Theme: Sequels (Week: Oct 4-10)


1. Empire Strikes Back (1980, #11)

2. The Godfather Part II (1974, #3)

3. The Dark Knight (2008, #6)

Which movie do you think should be movie of the week? I realize how hard this one will be. They’re all amazing movies, and all three of them are in the top 12.



And this week’s (Sept 27-Oct 3, 2013) movie of the week is… No Country for Old Men!

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Ever watch a movie and when the credits roll you say to yourself, “That’s it?” Usually this happens when one of two things (or both) happen while watching a movie:

1) The story didn’t go in a direction that we had expected it to, and therefore in our own mind has an unsatisfactory ending. What? She dies?? I hate this movie!

2) There are unresolved questions that we think should’ve been resolved. Ummm… so is he the killer or not? And what was with that thing on the table they kept focusing on? They didn’t explain that. I hate this movie!

No Country for Old Men was this type of movie for me. That’s not to say I didn’t like it. In fact, one of my favourite movies of all time had this effect on me. But, in my old age, I’ve gotten a little more thoughtful and patient, even with movies. If it leaves me wondering, “What was that all about?” then I decide to take on the challenge of trying to find the answer to that question. Sometimes I read what others are saying about it. Sometimes I try to pick out recurring elements in the movie to hopefully find a theme or emphasis. Sometimes I pick those scenes that keep running through my brain and I ask myself why those scenes float to the top of my memory bank. I find this fun. Needless to say, I enjoyed doing this with No Country for Old Men.
I must admit, I don’t have this story, nor this film, figured out. Like some of you who commented, I did love the acting and the cinematography. My friend Josh, who is very knowledgeable about film, pointed out how good the writing was (something I tend to miss) and the capturing of the time period (VERY well done), and the value of it being multi-layered. This is a characteristic of movies that often goes over our heads–especially mine–and takes the average person more than one viewing to really appreciate.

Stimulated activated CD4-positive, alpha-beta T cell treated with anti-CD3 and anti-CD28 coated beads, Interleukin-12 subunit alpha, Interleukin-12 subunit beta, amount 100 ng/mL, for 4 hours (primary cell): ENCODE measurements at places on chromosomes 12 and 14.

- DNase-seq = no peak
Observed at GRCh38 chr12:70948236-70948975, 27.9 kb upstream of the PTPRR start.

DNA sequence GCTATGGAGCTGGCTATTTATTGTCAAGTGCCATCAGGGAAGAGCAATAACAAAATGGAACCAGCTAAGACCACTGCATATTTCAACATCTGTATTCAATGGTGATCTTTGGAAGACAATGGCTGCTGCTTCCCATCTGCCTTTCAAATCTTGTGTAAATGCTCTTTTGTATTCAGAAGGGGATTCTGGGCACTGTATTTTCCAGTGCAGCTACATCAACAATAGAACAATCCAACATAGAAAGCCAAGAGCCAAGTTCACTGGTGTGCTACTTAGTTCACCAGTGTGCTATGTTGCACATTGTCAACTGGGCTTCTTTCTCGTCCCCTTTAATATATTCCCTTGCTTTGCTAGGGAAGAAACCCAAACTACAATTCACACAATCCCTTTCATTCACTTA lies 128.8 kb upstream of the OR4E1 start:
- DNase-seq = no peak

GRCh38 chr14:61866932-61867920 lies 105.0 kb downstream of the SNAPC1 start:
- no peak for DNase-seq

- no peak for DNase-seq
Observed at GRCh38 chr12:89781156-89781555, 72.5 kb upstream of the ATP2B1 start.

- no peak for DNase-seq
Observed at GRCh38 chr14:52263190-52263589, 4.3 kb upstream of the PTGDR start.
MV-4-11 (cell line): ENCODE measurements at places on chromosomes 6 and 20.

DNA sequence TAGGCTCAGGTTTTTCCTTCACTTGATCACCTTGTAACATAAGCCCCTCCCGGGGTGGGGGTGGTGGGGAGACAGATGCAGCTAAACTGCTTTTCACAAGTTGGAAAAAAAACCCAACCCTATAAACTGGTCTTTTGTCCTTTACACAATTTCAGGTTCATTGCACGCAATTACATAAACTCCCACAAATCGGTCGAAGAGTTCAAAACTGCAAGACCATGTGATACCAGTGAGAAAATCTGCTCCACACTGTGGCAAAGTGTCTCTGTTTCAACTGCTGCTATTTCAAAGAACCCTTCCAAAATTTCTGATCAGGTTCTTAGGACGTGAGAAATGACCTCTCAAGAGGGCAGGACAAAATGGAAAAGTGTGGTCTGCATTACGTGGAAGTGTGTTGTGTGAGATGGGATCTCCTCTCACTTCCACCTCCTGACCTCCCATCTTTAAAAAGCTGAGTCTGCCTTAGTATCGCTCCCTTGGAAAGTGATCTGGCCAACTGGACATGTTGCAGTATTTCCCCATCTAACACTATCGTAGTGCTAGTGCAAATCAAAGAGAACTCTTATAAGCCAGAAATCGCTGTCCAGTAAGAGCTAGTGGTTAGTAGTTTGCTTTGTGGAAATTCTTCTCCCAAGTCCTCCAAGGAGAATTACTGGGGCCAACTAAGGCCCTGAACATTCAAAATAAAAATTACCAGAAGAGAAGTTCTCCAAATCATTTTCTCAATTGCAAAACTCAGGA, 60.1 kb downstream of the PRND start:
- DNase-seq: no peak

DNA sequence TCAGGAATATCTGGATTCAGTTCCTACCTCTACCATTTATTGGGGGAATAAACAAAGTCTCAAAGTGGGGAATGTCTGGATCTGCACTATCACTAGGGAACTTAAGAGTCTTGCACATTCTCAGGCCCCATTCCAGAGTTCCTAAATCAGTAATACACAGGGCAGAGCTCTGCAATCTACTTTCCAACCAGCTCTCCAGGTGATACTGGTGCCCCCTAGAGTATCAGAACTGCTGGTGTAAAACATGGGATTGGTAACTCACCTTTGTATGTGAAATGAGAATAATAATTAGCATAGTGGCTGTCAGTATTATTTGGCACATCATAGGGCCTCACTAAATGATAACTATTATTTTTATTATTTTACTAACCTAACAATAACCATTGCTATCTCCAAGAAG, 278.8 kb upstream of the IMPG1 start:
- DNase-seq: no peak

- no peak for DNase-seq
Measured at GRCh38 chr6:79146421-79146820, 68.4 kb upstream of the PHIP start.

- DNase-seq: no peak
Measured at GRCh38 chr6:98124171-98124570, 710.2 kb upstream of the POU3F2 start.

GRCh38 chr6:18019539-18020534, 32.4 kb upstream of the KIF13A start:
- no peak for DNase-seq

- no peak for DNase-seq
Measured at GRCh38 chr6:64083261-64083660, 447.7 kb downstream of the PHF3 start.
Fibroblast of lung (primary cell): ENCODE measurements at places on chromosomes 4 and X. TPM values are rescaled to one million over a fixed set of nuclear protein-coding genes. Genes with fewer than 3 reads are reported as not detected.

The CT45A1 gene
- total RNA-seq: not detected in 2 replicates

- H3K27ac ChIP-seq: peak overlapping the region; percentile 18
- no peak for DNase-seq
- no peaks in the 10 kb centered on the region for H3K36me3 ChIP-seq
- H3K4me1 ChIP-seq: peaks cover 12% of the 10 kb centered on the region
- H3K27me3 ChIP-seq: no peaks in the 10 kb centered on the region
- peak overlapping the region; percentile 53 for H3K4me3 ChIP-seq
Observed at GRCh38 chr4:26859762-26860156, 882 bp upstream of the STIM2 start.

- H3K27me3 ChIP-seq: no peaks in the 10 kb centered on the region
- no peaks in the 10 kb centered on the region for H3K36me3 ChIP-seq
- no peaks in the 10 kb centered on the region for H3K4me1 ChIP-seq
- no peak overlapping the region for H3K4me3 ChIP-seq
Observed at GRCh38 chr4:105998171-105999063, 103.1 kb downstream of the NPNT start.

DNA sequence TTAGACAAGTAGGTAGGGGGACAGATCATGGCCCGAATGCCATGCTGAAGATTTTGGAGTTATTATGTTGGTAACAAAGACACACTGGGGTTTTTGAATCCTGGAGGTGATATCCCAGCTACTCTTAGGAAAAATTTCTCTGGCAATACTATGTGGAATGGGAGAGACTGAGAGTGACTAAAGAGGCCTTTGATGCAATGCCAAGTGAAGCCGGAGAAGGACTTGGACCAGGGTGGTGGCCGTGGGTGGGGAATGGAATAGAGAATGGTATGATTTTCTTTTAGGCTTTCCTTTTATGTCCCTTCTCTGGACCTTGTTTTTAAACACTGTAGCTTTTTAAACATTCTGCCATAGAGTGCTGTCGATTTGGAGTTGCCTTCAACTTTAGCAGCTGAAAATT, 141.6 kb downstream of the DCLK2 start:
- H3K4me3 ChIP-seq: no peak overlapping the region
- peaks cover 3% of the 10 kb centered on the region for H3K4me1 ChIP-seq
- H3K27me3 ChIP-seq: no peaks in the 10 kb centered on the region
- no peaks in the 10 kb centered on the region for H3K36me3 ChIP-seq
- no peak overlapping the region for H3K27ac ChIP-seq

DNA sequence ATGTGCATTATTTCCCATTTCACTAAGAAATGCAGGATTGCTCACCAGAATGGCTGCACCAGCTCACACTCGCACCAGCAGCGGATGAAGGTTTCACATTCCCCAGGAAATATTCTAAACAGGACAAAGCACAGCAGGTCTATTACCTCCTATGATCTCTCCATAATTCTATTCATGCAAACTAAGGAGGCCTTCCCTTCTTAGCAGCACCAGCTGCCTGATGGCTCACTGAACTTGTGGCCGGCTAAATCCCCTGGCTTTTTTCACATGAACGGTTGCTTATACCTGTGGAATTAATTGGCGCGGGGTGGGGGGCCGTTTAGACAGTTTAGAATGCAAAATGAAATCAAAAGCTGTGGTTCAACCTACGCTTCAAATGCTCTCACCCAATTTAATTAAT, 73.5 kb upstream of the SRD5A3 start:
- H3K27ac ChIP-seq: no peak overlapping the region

I really should point out as well that the acting, as is true with all classics, is first-rate. Javier Bardem had me convinced that he was a scary psycho killer better than any other actor in any other movie. I was genuinely scared each time he got close to someone he was sneaking up on. Tommy Lee Jones was his usual awesome self, and so was Josh Brolin. I had never heard of Kelly MacDonald before this movie, but her final scene was one of those memorable scenes for me that kept showing up in my brain begging to be mulled over and chewed on continuously. All the actors made the movie so real. By the way, did you see The Hurt Locker? Of those who have, many found it frustrating because they weren’t sure where the story was going, and in the end, where it went. But one thing anyone who watches the movie can all agree on, you are on the edge of your seat from beginning to end. No Country has a similar (though different) effect on viewers. Once again, it’s one of those movies that makes you think. It makes you think about so many things. And think more. And more…

Congratulations No Country for Old Men. This is your week.

Hotel Rwanda… that movie left its stamp on me for a long time. It’s unbelievable that this could happen, and I am a firm believer in having those stories told–no avoided because they are “depressing” or not applicable to our own country or culture. I like Don Cheadle a lot, and he shines in this movie, proving that he can totally pull off a lead role.

And Bourne! Is there a better good guy? His near supernatural abilities and seeming omniscience makes you both adore and respect the character. You forget it’s Matt Damon and you are wrapped up in who is Jason Bourne. This movie has one of the best chase scenes that goes through a village, complete with jumping from building to building. If I was going to be in a dangerous place and could pick anyone I want for a bodyguard, I believe I would pick Jason Bourne even over Liam Neeson’s Bryan Mills in Taken. Of course, these choices are second only to Roddy Piper. I mean, of course I would pick Hotrod first. Who wouldn’t?

And the Oscar goes to…

Best Actor: Josh Brolin. I know I’ve seen excellent acting when I forget who the actor is. I just said this about Matt Damon in BU, but the same can be said of Cheadle, Bardem, Jones, and many others represented in these movies. I just think Brolin nailed this especially well in this movie.
Best Actress: Tie between Kelly MacDonald and Julia Stiles. When I first saw that Stiles was in BU, I was hesitant. I had just seen her in a teen movie where she’s a dancer and wasn’t convinced she was serious-action-film material. Well, she was.
Best quote: “There will be no rescue, no intervention force. We can only save ourselves. Many of you know influential people abroad, you must call these people. You must tell them what will happen to us… say goodbye. But when you say goodbye, say it as though you are reaching through the phone and holding their hand. Let them know that if they let go of that hand, you will die. We must shame them into sending help.”